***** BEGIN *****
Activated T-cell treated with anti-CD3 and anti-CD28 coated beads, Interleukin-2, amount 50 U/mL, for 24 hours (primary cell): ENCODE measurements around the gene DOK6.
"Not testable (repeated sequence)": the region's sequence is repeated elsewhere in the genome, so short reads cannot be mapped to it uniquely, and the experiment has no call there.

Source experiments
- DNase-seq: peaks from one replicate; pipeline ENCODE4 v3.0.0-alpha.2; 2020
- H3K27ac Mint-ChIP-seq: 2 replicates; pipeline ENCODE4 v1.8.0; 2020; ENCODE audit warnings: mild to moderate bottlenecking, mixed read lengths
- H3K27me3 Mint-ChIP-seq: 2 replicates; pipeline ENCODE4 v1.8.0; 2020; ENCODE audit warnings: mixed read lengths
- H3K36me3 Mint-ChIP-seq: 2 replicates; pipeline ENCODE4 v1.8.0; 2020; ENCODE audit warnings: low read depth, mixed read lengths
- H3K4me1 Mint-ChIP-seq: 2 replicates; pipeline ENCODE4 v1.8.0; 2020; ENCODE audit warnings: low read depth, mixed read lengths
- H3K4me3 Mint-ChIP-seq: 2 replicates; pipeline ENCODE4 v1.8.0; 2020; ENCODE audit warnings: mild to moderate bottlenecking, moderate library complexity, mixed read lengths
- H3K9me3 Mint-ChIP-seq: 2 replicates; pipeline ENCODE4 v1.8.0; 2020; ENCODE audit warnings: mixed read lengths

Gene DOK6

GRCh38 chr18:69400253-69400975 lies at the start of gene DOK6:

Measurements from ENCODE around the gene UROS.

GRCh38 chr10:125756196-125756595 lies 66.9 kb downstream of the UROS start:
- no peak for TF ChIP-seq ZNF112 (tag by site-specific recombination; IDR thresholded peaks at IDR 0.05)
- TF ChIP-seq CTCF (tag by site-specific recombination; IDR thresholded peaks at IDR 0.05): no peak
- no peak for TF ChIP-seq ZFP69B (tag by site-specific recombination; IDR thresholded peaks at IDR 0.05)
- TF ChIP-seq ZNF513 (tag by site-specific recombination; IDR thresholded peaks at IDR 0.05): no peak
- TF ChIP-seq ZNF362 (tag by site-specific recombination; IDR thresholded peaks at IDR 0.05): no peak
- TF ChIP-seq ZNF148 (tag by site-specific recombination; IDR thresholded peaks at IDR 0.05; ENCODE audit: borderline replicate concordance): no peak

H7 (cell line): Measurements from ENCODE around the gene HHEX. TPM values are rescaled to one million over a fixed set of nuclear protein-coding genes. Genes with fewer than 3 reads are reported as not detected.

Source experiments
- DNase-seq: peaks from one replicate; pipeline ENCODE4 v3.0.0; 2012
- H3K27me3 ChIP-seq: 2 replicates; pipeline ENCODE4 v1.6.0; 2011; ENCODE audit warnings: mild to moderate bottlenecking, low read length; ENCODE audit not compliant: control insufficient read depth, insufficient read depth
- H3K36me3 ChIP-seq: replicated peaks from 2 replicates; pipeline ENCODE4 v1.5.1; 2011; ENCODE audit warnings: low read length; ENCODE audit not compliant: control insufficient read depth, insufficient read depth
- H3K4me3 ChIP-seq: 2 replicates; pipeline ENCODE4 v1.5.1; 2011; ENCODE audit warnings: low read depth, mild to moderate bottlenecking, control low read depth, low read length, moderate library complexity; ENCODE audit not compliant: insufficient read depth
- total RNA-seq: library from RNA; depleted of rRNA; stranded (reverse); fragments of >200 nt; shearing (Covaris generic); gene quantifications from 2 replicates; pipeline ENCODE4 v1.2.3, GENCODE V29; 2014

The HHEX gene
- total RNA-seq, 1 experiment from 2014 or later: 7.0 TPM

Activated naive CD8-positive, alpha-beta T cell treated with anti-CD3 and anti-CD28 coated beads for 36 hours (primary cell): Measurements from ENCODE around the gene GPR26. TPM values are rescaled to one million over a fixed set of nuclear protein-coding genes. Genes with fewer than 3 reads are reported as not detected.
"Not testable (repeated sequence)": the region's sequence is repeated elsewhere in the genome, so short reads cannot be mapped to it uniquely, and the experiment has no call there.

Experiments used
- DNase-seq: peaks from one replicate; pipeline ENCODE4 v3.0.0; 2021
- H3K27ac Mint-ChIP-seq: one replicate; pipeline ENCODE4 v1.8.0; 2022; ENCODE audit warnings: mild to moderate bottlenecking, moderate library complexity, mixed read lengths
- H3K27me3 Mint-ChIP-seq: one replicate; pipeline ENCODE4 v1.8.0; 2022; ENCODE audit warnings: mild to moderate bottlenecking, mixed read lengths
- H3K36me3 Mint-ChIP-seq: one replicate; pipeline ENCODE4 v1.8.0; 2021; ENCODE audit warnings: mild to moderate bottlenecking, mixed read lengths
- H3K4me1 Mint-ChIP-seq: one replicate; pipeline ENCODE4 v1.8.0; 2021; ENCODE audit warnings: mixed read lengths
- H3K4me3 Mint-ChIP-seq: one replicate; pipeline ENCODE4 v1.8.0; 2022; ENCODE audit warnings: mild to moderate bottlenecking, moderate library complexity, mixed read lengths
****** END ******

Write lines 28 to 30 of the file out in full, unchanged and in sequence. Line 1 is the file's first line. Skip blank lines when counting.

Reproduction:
The HHEX gene
- total RNA-seq, 1 experiment from 2014 or later: 7.0 TPM

Activated naive CD8-positive, alpha-beta T cell treated with anti-CD3 and anti-CD28 coated beads for 36 hours (primary cell): Measurements from ENCODE around the gene GPR26. TPM values are rescaled to one million over a fixed set of nuclear protein-coding genes. Genes with fewer than 3 reads are reported as not detected.